His taxes are also lower because I can help him plan instead of react. He refers to us as his OCD accountant. Yes, we take pride in our work and pay attention to detail. It is never enough to have clean books. We demand we provide guidance to optimize wealth building for every client we serve. 

It doesn’t come cheap, of course. But I deliver greater results because I am incentivized to do so and invest in growing my arsenal to better serve clients. The cheapest isn’t always that cheap.

The income property owner discussed above had several accounting firms who could not get his fast growing rental business under control. Dawn even struggled in the beginning. There was, and is, a lot to digest. I kept applying steady, yet firm, pressure. While the client benefited, I was training an accountant on how to handle the difficult cases. Now that the books are clean it isn’t so challenging anymore.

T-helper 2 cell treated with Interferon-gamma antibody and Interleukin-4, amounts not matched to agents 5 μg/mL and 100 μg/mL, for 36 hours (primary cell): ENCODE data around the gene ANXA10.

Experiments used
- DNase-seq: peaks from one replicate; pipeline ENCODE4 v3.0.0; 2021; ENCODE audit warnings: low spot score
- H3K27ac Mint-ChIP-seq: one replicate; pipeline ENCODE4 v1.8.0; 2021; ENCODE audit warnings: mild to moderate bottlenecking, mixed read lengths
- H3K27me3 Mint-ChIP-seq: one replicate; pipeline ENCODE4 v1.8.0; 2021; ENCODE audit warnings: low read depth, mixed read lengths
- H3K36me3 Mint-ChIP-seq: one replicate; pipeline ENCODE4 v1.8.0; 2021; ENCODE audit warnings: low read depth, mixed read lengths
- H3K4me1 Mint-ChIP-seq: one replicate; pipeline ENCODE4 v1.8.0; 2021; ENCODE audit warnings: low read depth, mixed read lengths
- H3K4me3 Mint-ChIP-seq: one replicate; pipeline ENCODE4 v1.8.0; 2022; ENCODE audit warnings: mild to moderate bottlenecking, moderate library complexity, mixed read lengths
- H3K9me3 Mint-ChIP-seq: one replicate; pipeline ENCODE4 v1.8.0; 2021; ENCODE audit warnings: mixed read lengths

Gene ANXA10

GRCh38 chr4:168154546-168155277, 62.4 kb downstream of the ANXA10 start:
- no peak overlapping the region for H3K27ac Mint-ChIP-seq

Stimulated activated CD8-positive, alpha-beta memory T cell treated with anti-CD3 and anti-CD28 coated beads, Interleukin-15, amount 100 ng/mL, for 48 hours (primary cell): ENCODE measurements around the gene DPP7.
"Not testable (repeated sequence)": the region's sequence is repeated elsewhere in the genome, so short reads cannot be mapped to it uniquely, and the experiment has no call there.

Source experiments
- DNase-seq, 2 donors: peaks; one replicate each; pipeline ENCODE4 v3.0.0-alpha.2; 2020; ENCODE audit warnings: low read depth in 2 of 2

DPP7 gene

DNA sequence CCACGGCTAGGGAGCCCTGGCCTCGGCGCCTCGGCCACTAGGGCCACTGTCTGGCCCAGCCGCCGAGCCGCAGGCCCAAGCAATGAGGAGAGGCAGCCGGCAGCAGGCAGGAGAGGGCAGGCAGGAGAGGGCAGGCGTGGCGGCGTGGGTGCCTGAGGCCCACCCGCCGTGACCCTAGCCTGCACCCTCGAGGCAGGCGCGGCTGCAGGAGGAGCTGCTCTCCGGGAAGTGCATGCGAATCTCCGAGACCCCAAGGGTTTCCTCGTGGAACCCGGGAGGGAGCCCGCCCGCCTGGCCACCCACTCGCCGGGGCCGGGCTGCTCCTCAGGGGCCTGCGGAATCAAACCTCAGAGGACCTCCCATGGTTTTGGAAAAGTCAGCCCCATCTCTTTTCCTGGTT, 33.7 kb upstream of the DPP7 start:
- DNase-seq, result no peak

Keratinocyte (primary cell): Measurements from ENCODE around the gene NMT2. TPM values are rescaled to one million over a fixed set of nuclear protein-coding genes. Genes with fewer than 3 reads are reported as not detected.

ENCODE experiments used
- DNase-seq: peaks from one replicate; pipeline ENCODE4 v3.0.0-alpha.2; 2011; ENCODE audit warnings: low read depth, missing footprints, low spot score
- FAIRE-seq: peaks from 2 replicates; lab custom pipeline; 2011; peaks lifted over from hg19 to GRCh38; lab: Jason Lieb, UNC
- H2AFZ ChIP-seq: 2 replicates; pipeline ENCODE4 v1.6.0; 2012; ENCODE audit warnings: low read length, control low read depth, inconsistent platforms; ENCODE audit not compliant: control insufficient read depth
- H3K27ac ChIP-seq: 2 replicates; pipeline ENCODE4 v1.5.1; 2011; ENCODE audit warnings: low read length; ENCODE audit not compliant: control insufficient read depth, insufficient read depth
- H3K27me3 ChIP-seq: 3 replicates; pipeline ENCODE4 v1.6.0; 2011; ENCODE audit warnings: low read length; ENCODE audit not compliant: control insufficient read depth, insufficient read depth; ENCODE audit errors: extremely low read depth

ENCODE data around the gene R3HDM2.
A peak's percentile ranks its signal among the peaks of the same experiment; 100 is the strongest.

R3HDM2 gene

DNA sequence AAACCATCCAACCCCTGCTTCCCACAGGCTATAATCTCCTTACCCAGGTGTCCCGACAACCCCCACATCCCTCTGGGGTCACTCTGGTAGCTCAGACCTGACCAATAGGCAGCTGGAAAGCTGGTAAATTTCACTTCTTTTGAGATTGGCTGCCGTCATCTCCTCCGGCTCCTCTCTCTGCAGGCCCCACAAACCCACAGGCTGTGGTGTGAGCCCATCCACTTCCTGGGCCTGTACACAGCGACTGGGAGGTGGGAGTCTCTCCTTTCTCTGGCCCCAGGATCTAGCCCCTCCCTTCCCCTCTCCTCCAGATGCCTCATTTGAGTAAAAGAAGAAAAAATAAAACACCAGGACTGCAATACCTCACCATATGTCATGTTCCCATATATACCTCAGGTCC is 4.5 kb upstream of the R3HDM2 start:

And this brings up another important point. Not every tax and/or accounting professional is cut from the same cloth. Some are better than others and some are outright incompetent. In a previous post I discuss how you can find high quality tax professionals and accountants for your wealth building team. The same applies when looking for a legal professional.

With so much on the line it is worth hiring a competent tax professional. If your return is simple you can prepare it yourself. I have many consulting sessions with people who prepare their own tax return. I review the prior return as part of the consulting session and it is usually okay.

Tax and accounting  professionals are worth their most when consulting. Their large reservoir of knowledge and experience can help you make better career and investment choices. It is difficult at best to build serious wealth without a highly qualified tax professional.

 

Millionaires and Education

Primary and secondary schooling, along with a college, is designed to teach you how to learn. Until you learn how to learn nothing else will matter. Yes, college will educate you on the basics in your field of study, but it is just the basics, as hard as those final exams were.